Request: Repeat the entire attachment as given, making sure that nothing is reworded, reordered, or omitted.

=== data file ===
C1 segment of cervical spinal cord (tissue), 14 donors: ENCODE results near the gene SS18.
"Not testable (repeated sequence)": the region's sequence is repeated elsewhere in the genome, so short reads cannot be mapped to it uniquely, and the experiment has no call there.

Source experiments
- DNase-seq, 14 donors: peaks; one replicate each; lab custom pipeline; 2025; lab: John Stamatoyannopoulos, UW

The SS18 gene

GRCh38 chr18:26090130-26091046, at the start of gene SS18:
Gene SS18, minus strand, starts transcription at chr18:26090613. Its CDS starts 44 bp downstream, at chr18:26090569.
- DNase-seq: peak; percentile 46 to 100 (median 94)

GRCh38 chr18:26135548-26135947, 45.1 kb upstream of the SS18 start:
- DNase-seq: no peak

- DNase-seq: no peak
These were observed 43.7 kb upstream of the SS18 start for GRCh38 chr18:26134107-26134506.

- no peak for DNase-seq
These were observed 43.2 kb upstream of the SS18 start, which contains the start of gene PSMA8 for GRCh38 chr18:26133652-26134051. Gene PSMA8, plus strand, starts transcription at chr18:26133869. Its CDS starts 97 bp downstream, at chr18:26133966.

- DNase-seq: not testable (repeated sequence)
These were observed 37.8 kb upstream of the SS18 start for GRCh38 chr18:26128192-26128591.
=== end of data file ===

C1 segment of cervical spinal cord (tissue), 14 donors: ENCODE results near the gene SS18.
"Not testable (repeated sequence)": the region's sequence is repeated elsewhere in the genome, so short reads cannot be mapped to it uniquely, and the experiment has no call there.

Source experiments
- DNase-seq, 14 donors: peaks; one replicate each; lab custom pipeline; 2025; lab: John Stamatoyannopoulos, UW

The SS18 gene

GRCh38 chr18:26090130-26091046, at the start of gene SS18:
Gene SS18, minus strand, starts transcription at chr18:26090613. Its CDS starts 44 bp downstream, at chr18:26090569.
- DNase-seq: peak; percentile 46 to 100 (median 94)

GRCh38 chr18:26135548-26135947, 45.1 kb upstream of the SS18 start:
- DNase-seq: no peak

- DNase-seq: no peak
These were observed 43.7 kb upstream of the SS18 start for GRCh38 chr18:26134107-26134506.

- no peak for DNase-seq
These were observed 43.2 kb upstream of the SS18 start, which contains the start of gene PSMA8 for GRCh38 chr18:26133652-26134051. Gene PSMA8, plus strand, starts transcription at chr18:26133869. Its CDS starts 97 bp downstream, at chr18:26133966.

- DNase-seq: not testable (repeated sequence)
These were observed 37.8 kb upstream of the SS18 start for GRCh38 chr18:26128192-26128591.